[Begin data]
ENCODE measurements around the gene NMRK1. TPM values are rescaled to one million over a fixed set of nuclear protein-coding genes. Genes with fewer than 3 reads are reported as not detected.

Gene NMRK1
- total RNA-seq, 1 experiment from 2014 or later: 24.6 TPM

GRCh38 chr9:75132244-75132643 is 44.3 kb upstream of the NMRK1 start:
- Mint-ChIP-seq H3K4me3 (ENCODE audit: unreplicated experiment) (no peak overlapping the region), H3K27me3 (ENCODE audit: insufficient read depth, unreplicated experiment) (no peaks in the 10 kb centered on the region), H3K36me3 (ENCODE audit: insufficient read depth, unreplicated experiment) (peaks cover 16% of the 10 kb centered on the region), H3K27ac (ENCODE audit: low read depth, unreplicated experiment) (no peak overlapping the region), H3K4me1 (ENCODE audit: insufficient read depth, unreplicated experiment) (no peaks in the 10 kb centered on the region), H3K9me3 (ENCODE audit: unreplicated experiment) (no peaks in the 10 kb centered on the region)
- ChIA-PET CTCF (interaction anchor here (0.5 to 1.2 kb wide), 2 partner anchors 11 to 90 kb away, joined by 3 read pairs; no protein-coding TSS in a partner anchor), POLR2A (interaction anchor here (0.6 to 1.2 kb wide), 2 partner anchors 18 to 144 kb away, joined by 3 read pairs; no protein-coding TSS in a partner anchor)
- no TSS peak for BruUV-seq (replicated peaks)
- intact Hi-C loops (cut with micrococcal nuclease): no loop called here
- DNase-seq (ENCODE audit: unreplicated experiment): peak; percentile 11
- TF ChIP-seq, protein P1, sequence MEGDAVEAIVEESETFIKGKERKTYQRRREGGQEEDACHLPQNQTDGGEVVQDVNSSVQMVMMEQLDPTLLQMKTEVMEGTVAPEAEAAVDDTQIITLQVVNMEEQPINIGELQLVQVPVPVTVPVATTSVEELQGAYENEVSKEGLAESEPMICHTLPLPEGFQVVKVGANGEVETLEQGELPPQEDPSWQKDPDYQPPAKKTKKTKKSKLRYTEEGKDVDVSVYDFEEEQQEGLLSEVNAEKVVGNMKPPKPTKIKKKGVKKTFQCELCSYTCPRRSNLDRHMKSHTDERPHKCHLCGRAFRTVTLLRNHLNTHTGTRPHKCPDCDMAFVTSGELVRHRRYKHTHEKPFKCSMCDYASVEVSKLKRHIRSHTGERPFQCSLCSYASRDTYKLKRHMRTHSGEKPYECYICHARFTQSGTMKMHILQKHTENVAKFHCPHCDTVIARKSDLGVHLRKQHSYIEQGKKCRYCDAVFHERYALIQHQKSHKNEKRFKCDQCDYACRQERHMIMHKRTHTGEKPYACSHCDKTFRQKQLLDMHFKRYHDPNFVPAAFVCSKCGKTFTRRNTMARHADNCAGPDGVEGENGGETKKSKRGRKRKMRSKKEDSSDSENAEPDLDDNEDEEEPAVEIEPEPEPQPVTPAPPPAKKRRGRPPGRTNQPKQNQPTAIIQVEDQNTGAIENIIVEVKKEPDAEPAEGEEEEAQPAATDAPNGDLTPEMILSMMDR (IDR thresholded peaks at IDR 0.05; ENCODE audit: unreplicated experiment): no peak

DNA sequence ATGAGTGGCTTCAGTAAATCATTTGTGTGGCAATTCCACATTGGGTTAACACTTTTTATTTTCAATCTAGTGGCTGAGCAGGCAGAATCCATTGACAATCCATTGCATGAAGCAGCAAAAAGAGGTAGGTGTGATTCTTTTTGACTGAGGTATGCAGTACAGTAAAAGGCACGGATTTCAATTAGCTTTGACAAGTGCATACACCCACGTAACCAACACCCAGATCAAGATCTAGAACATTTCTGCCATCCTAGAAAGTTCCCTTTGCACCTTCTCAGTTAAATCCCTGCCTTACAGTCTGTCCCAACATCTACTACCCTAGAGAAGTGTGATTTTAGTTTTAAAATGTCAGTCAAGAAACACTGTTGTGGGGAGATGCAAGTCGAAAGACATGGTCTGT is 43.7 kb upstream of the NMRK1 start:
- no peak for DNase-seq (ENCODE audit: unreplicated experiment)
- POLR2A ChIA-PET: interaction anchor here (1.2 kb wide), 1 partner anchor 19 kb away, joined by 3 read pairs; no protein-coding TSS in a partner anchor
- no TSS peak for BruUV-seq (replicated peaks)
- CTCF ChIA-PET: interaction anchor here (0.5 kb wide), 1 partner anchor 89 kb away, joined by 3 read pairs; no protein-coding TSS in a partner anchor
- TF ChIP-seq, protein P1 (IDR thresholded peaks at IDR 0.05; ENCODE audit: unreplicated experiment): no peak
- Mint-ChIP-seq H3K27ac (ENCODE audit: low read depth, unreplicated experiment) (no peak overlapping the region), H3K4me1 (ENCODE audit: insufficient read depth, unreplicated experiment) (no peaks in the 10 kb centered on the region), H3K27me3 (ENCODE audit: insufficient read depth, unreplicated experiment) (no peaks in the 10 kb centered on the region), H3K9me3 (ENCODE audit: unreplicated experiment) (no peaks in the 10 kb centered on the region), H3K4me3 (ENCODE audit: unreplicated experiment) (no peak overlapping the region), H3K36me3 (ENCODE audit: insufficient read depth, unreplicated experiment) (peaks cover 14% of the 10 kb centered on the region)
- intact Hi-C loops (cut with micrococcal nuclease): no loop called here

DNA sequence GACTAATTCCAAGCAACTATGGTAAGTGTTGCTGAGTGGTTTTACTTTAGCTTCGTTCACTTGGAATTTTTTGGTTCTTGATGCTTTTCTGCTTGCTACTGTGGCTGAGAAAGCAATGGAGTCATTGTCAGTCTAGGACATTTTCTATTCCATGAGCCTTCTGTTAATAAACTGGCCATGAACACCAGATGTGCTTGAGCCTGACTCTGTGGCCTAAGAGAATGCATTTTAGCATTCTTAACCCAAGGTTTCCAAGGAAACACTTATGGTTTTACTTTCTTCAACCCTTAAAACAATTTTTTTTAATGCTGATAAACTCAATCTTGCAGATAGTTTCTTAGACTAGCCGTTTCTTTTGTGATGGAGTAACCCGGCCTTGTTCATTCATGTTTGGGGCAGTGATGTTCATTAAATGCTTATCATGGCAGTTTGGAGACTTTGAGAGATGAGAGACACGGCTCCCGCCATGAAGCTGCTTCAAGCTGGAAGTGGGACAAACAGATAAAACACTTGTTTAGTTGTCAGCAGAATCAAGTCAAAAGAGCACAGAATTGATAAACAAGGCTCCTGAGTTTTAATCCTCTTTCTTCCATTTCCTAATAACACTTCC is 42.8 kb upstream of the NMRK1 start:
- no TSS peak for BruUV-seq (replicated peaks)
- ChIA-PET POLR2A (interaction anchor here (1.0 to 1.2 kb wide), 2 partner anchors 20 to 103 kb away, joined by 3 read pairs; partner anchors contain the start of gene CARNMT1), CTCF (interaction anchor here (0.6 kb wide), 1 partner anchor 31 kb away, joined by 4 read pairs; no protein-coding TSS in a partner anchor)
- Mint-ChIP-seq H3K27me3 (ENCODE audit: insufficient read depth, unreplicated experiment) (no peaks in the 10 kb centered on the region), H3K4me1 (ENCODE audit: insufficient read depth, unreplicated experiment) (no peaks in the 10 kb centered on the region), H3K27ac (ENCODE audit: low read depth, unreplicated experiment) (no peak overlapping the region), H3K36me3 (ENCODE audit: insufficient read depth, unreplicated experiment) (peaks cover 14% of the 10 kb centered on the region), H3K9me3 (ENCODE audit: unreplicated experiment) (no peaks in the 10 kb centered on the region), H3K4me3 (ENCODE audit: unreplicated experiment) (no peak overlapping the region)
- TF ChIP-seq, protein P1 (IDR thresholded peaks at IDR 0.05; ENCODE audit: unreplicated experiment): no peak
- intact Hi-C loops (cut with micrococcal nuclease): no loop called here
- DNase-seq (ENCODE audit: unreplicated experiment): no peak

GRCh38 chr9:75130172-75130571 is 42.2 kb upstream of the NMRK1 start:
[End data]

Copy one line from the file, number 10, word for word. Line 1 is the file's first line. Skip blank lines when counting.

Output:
- TF ChIP-seq, protein P1, sequence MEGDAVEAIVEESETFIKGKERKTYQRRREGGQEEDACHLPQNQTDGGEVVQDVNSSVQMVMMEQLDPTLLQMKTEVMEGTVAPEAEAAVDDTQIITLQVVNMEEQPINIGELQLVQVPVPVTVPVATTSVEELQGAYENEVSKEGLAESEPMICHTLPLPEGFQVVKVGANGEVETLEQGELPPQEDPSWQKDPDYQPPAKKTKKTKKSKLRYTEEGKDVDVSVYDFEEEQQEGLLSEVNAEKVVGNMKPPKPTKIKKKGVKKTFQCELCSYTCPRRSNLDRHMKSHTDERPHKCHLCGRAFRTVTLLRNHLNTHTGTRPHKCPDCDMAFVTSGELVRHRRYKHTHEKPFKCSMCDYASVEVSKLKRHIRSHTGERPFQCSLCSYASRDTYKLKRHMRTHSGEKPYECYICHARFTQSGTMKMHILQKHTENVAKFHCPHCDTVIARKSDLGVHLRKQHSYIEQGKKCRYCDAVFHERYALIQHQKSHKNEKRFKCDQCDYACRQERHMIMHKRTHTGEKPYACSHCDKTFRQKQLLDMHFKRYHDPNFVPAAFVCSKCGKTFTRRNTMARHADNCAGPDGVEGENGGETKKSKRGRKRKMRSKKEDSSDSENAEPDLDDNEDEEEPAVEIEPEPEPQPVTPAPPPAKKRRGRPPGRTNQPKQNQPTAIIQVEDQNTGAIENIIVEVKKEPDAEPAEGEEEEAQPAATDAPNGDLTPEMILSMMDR (IDR thresholded peaks at IDR 0.05; ENCODE audit: unreplicated experiment): no peak